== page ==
The combined forces of a pandemic and protests have changed the way some local businesses and consumers think about commerce.

When the pandemic lockdown began, and restaurants and shops were off-limits for in-person patronage, Clintonville’s Mandy Shunnaruh made a list. She wrote down the names of all the restaurants she wanted to see stay open, and then all the local independent bookstores she wanted to support. Her job seemed safe, so the 29-year-old made the decision to spend a little more. The restaurants on her list got her money more often. Her book collection grew rapidly. 

Her decisions were driven by something deeper than brand loyalty. “I’m choosing to support local businesses owned by people of color,” she explains. “And I’ve been buying books from Charlie [Pugsley] at Bookspace Columbus because I like his politics.” 

Shunnaruh isn’t alone. With the pandemic posing an existential economic threat, some consumers are placing more emphasis on spending at businesses that align with their personal values. 

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“In a capitalistic society, every day, every transaction, we’re voting with our dollars,” says Eric Obenauf, co-owner of Two Dollar Radio Headquarters, a South Side indie bookseller, café and event space. He thinks that consumers buying from businesses that share their social and political stances is also about reclaiming a measure of control. “You can control where you spend money, but you can’t control whether everyone is going to wear masks.” 

Two Dollar Radio, a champion of sustainability and local charitable causes, received a lot of support when the lockdown began, as people bought books online, gift cards and vegan takeout. Recognizing the importance of their common values, Obenauf points customers to the “Purchase with Purpose” page on twodollarradio.com, which lists selections from authors who give their book proceeds to groups that are working on social justice initiatives.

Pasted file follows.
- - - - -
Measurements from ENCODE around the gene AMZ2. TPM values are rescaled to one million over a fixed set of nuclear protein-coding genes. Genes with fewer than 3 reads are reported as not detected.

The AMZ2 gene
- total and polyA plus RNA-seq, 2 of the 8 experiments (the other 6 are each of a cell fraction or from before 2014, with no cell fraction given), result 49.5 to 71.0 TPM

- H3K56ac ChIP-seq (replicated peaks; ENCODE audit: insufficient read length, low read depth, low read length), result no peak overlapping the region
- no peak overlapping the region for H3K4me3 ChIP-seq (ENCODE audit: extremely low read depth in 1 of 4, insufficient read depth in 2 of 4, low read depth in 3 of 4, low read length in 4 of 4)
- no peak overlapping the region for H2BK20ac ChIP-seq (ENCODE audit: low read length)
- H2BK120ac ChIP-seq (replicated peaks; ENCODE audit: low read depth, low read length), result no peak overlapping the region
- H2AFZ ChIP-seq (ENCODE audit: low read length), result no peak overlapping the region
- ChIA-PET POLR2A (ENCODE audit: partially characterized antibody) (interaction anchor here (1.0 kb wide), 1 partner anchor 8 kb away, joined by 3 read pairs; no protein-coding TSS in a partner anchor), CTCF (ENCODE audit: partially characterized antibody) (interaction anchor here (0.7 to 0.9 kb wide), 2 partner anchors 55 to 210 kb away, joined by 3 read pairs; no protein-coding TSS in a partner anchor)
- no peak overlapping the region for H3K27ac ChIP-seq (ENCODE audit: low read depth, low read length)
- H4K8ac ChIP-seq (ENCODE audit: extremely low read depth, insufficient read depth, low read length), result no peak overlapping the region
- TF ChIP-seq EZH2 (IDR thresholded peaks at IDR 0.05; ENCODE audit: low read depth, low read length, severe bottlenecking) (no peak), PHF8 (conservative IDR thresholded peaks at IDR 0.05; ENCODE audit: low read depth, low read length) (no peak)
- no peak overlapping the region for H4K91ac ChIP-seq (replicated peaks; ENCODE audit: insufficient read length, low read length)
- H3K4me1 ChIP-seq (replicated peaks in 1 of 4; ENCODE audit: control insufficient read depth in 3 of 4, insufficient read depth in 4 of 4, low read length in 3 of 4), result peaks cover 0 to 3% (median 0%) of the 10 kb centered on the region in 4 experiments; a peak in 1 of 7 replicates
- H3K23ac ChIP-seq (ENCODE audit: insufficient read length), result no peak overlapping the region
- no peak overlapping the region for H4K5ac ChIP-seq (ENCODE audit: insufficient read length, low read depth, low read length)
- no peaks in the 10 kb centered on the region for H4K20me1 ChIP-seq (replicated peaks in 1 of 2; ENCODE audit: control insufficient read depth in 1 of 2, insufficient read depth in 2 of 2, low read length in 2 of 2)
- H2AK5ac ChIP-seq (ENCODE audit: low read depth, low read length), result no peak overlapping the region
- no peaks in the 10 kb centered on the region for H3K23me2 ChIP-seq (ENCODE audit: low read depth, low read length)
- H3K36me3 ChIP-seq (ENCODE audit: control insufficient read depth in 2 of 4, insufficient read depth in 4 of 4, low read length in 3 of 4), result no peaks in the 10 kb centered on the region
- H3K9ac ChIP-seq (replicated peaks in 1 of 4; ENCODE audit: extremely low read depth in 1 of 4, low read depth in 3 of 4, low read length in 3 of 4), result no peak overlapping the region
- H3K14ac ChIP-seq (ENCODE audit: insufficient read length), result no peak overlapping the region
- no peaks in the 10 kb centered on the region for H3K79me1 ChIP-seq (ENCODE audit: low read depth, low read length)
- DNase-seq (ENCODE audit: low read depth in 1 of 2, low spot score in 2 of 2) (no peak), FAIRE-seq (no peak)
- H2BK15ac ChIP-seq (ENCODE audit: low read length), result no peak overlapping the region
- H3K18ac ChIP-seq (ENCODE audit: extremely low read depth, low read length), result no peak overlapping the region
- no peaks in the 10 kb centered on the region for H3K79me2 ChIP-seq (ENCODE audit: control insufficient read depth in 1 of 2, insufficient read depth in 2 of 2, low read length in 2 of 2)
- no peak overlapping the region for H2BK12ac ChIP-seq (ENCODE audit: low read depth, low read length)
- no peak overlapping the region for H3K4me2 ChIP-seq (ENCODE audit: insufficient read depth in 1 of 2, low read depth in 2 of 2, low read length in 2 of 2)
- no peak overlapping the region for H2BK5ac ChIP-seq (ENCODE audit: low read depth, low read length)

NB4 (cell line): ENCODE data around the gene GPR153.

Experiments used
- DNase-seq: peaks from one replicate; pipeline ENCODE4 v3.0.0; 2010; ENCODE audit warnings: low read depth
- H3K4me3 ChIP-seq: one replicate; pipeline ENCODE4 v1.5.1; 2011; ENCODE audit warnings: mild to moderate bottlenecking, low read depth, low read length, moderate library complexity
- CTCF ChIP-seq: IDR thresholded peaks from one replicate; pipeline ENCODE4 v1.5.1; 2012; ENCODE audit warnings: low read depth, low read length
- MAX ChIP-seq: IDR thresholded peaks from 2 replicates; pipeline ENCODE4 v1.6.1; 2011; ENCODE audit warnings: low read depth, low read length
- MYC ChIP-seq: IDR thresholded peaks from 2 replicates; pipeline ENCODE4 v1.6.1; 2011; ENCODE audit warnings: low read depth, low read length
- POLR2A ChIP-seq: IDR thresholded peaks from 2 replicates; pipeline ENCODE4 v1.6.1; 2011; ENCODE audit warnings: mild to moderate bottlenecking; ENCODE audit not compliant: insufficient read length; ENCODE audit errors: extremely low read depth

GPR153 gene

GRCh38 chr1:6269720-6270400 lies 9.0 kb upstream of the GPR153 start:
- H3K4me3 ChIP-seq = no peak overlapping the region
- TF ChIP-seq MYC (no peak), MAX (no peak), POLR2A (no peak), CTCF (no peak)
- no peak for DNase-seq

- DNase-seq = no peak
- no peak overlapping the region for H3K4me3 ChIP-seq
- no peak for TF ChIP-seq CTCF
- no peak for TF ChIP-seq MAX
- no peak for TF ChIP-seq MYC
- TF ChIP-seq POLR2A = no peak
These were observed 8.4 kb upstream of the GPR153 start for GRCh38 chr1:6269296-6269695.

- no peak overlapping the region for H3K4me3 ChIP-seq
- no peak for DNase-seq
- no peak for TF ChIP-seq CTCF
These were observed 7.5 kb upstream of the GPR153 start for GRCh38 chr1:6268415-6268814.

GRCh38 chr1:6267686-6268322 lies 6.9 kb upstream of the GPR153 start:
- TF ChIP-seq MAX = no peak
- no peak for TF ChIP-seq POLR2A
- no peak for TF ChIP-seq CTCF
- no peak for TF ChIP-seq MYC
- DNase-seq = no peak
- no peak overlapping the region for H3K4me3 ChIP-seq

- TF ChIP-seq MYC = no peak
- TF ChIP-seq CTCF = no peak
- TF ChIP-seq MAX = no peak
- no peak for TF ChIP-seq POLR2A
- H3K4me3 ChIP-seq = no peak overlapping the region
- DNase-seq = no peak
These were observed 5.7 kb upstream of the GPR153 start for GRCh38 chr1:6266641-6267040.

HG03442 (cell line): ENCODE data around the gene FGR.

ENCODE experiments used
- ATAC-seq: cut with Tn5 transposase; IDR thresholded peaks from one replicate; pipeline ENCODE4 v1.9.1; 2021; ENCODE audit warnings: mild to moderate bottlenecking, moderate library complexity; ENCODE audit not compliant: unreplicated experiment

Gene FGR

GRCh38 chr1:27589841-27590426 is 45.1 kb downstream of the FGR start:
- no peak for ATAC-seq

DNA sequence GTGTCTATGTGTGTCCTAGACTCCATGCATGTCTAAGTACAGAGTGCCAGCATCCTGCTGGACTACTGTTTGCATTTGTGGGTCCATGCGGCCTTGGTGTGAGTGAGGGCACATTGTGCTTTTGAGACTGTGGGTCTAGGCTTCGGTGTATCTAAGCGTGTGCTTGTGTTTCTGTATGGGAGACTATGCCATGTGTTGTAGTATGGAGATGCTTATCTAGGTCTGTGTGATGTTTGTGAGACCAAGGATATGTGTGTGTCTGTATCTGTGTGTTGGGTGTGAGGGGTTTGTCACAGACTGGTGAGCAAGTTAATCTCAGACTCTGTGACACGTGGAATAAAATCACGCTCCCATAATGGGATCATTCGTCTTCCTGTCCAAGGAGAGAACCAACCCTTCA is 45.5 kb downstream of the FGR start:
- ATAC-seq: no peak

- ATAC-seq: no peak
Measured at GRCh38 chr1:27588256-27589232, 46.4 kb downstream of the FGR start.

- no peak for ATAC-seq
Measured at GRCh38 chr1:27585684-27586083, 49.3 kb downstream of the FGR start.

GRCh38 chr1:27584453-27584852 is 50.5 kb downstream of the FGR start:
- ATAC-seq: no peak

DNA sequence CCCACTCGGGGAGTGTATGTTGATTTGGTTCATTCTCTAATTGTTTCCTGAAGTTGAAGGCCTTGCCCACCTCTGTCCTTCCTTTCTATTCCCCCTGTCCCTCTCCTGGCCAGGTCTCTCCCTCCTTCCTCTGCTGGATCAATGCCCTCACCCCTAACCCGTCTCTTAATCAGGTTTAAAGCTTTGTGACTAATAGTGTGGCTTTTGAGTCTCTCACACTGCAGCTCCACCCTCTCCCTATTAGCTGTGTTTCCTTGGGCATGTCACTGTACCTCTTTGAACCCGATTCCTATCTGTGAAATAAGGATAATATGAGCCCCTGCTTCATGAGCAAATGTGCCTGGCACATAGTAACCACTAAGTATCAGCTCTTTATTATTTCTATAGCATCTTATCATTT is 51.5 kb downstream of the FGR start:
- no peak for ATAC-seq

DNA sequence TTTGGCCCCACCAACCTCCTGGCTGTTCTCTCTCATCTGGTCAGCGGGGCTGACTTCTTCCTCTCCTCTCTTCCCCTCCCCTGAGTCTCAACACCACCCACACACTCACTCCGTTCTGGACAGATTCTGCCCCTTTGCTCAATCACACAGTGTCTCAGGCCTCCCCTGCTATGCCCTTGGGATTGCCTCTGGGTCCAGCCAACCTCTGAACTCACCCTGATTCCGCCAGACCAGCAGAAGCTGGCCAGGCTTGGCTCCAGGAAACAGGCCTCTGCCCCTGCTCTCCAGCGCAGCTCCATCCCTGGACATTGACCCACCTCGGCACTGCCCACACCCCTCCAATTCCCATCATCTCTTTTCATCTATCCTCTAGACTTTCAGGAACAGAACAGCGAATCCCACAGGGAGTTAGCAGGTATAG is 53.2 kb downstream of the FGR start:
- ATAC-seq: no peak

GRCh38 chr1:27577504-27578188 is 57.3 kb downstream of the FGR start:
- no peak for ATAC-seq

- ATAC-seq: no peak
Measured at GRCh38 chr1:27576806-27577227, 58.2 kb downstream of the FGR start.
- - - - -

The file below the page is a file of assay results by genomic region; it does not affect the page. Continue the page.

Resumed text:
In early summer, the protests over the police killing of George Floyd cast an even brighter light on the significance of values-based buying. Local companies and nationwide conglomerates alike issued statements professing their commitment to protesters’ values as a way to appeal to consumers who want their dollars to make a difference, or at least for their purchases not to clash with their beliefs. 

But the protests proved especially divisive, most notably in the case of Northstar Café, which ended its police discount only to reverse the decision days later, after an outcry from some patrons. Around the same time, Twitter users began circulating a list of restaurants that had supported law enforcement in the past, which was created during the shutdown by the local Fraternal Order of Police to encourage patronage for places that were struggling financially. The list included Lavash Café in Clintonville, to the dismay of some customers who’d supported the protests. 

Lavash’s Twitter account had been dormant since 2014, but management revived it to let customers know they weren’t aware the list existed, much less that they were on it. They asked for it to be updated, to remove the café. But rather than step back from the fray afterward, Lavash has remained active on Twitter, posting in support of Black Lives Matter and about dessert deals benefiting Stonewall Columbus and the ACLU. 

It’s another sign that businesses find it increasingly important to have an ideological viewpoint or to take social stands. For some consumers, it’s an essential part of the purchase. “I like to think, ‘Where would my dollars do the most good?’” says Shunnaruh.